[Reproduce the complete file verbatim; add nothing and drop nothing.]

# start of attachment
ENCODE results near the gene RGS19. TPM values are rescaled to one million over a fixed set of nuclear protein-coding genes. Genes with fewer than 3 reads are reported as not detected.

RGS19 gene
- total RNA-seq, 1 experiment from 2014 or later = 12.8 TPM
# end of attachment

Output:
ENCODE results near the gene RGS19. TPM values are rescaled to one million over a fixed set of nuclear protein-coding genes. Genes with fewer than 3 reads are reported as not detected.

RGS19 gene
- total RNA-seq, 1 experiment from 2014 or later = 12.8 TPM